Poor Boy Road (Jake Caldwell, Book 1)


Mob enforcer, Jake Caldwell is in the dark business of breaking kneecaps and snapping bones. But each job sends him one step closer to turning into the man he swore he’d never become – his violent and abusive father. Leaving the mob is easier said than done, so when his boss offers a bloody way out, Jake has no choice but to take it, even if it means confronting ghosts of old.

Arriving in his Lake of the Ozarks hometown, Jake has two things on his mind: kill ruthless drug lord Shane Langston and bury his dying father. What he doesn’t expect is to fall in love all over again and team up with his best friend Bear, the Sheriff of Benton County, to take Langston down. Racing through the countryside searching for Langston, the web of murder, meth and kidnapping widens, all pointing toward a past Jake can’t escape and a place he never wanted to return – Poor Boy Road.
An AWARD FINALIST crime thriller! Book one in the Jake Caldwell series.

For fans of Jack Reacher and The Prey Series by John Sanford, this “great suspenseful read” is “more truth than fiction” that you won’t be able to put down

Get Poor Boy Road on Amazon or Barnes & Noble

 Ares Road (Jake Caldwell, Book 2)

With his days as a mob enforcer behind him, Jake Caldwell’s trying to go straight.

But it seems his past won’t let him go.

His first job working as a private investigator turns up a teenage girl screaming down a dead man’s cell phone, and Logan, his mentor and the only man with answers, beaten into a coma.

Now Jake’s taking it personally.

The only clues Jake has to unravel the mystery are a Russian with a stolen, silver briefcase and three names: Snell, Parley and Ares. Teaming up with his best friend Bear, the Sheriff of his home town, and an attractive FBI agent, Jake quickly discovers they’re not the only ones looking for the briefcase and its deadly contents.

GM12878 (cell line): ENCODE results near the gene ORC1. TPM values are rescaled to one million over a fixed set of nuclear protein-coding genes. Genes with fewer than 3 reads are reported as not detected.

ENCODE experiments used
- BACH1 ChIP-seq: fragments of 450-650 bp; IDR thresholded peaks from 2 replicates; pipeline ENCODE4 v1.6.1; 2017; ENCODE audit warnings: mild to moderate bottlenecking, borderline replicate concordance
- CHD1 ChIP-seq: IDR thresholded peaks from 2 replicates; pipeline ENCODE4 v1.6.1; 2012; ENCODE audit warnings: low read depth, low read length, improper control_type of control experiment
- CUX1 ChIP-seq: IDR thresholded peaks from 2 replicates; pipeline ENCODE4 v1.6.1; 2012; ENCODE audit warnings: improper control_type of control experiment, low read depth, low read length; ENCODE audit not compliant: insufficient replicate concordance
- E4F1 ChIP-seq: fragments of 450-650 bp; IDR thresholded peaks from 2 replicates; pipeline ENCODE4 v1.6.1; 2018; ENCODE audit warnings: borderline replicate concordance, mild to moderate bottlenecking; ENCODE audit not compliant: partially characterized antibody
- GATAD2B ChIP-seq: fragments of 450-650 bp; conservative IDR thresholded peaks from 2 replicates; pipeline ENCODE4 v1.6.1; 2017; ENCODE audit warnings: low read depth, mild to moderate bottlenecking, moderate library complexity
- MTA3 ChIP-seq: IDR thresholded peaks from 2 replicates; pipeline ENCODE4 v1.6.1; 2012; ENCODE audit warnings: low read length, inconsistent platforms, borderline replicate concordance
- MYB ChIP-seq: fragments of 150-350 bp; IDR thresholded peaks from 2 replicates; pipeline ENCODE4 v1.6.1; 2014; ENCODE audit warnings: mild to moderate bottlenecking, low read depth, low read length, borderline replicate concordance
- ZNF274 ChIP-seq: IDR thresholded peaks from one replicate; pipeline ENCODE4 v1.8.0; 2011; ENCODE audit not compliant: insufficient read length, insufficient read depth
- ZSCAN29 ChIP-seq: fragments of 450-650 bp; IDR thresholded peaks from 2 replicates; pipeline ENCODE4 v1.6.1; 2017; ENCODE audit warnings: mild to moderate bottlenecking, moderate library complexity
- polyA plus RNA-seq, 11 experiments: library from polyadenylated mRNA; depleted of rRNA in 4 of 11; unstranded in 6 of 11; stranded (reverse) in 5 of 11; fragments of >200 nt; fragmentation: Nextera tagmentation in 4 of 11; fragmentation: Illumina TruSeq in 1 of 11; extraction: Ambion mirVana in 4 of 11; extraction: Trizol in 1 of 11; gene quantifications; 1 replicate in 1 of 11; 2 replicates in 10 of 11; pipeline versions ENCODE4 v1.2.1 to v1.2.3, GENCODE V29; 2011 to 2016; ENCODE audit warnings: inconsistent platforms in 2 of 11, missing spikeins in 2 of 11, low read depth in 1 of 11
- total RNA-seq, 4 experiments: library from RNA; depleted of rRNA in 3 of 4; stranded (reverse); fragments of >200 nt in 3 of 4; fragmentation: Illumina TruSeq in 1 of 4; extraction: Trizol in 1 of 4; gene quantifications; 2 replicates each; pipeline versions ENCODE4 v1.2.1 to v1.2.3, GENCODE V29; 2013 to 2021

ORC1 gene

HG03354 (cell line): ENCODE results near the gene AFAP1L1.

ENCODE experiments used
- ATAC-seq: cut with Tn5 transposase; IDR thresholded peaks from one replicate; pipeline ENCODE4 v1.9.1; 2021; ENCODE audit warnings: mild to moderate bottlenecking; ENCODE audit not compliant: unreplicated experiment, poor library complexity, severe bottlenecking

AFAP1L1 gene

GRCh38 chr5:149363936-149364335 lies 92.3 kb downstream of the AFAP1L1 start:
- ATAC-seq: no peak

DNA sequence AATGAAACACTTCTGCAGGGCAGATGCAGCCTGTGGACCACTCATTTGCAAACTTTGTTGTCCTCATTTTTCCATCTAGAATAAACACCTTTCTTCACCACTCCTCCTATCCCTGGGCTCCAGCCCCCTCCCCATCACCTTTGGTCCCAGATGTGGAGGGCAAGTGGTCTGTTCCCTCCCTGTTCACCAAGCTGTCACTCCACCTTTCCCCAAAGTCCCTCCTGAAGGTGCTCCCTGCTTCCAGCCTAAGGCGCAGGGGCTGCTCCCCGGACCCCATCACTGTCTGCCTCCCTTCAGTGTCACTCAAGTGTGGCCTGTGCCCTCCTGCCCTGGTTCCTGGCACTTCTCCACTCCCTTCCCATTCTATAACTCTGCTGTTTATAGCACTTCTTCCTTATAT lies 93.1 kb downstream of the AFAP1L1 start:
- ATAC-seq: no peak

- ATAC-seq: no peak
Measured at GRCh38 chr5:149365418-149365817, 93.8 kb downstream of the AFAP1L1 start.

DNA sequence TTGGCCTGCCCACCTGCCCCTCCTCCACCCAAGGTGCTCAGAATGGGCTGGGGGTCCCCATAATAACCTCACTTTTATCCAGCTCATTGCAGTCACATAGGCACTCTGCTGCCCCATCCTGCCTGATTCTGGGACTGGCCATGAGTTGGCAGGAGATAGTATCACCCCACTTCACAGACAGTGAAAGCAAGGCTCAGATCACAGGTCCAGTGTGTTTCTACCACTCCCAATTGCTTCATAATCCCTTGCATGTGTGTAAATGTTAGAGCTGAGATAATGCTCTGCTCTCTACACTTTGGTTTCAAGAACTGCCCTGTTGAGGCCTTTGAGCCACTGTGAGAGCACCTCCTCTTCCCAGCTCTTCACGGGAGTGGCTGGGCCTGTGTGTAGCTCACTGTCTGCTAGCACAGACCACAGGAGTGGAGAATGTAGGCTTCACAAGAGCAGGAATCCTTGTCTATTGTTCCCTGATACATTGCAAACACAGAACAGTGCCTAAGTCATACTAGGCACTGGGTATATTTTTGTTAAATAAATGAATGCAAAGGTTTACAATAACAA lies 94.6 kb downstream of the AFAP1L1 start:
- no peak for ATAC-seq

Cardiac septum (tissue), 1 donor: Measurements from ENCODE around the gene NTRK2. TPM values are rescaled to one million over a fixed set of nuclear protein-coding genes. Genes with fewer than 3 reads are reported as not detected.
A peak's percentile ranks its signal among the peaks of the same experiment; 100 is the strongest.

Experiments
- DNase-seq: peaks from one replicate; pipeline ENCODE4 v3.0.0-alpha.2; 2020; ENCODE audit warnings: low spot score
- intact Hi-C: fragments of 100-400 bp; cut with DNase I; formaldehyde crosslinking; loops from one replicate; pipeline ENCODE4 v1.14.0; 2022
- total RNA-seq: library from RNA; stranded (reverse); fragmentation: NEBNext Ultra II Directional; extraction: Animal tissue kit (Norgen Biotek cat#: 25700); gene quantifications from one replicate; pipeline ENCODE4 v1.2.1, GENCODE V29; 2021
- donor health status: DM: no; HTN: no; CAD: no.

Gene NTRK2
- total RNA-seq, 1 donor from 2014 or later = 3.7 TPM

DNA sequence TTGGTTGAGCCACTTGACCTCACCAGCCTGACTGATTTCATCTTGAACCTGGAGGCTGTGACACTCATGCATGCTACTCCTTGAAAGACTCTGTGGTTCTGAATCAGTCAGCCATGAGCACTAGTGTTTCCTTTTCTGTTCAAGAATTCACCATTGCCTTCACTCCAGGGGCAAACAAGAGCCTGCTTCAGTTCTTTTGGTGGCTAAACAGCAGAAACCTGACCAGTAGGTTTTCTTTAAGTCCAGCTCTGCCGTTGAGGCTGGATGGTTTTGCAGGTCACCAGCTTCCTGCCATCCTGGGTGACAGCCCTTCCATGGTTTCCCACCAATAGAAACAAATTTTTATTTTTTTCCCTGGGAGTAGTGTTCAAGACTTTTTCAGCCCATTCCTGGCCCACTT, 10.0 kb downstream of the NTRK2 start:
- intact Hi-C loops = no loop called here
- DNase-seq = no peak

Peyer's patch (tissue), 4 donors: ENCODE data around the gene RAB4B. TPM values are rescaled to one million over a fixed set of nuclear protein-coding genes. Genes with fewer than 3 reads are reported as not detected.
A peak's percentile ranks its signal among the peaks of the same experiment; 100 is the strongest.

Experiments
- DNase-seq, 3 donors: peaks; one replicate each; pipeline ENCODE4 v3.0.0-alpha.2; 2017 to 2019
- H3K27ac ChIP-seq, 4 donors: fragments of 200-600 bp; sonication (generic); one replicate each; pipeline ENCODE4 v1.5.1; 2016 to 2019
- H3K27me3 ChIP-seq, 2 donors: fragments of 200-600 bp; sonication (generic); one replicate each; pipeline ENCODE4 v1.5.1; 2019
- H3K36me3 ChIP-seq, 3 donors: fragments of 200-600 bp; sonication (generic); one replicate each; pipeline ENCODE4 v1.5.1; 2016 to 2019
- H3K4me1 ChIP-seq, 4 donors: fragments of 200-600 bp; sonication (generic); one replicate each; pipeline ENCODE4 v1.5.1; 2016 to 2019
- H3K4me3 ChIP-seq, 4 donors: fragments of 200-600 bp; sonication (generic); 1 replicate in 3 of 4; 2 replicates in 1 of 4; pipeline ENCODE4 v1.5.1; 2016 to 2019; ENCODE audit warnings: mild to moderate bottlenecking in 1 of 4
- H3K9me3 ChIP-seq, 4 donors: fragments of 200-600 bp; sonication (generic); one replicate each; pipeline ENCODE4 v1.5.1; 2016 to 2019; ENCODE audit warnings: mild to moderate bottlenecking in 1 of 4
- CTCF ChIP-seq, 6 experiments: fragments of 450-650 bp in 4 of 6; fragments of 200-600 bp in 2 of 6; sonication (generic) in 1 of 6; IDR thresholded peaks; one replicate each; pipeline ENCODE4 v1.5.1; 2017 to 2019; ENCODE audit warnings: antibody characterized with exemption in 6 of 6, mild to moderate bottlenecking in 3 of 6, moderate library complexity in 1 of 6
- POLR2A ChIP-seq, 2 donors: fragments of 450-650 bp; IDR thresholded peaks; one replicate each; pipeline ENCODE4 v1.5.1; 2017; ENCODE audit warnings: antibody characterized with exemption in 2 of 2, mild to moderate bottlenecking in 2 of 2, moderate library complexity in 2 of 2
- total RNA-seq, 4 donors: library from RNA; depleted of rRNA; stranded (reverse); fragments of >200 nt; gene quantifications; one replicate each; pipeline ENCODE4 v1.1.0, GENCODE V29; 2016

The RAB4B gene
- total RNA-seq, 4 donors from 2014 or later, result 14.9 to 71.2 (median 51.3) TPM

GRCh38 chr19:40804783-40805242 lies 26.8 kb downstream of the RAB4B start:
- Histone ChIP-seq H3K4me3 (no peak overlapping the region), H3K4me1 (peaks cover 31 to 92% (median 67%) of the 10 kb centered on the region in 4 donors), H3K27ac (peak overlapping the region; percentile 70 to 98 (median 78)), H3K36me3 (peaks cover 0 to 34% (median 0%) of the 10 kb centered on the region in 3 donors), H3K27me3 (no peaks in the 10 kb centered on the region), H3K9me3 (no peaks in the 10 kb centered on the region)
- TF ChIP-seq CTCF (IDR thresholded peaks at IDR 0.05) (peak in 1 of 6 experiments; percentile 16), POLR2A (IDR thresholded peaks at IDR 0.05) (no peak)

It’s no longer about seeking revenge.

The “thrilling second book in the JAKE CALDWELL series” is a “heart-stopping ride” that won’t disappoint fans of Lee Child’s JACK REACHER and John Sandford’s THE PREY series.

Get Ares Road on Amazon or Barnes & Noble

 Blackbird Road (Jake Caldwell, Book 3)

With his wedding day fast approaching and his PI boss heading out of town, ex-mob enforcer Jake Caldwell decides to take one more job before a much needed vacation. But in a matter of days, his client is assassinated and her six-year-old son kidnapped.

With just a few clues, Jake calls on old friends to help track down the person responsible. Only this time his fiancée Maggie, desperate for Jake to leave his violent history behind, can’t guarantee she’ll be there when, or if, he comes home.

But Jake can’t turn his back on those who need him. It’s in his blood.

A perilous plot of lies and secrets unfolds, and Jake encounters criminals more brutal than ever. And when a threat to thousands of innocent lives is uncovered, Jake once again dives back into his past, requesting favors from some unexpected and unsavory contacts.

Jake needs to stay one step ahead of the bad guys if he’s to have any future at all.

The third book in the award-winning JAKE CALDWELL series is an intense, complex, and frantic race against time. Weaver has done it again in this raw and riveting read set in the Ozarks.

Get Blackbird Road on Amazon or Barnes & Noble

 Jack & Diane

When his best friend moves away, nine year old Jack Phipps is sure nobody can replace him in the house across the street…until Diane Riven moves in. Their friendship and romance takes us on the journey of their lives, to the sweet places where they learn to love and trust, and the dark corners where bullies terrorize and hearts break. It’s the coming of age story of a boy and girl who discover that together they can accomplish anything, but that even true love has its limits.

Get Jack & Diane on Amazon or Barnes & Noble


CTP Fall Book Sale & Giveaway

We’re one week away from Fall and CTP wants to celebrate with their Bring On Fall Free Book Sale and an Author Sponsored $50 Amazon Gift Card Giveaway! For one weekend only, they have selected a handful of titles throughout their different imprints that will be listed as free on Amazon from 9/14 to 9/16. This is a limited time promotion as the price will go back up to $4.99 on Monday. Take advantage of this exciting sale this weekend and Fall in love with some new books to cozy up with while you drink your Pumpkin Spice Latte, or tea, or wine, or whatever you love to sip on while reading. Enjoy!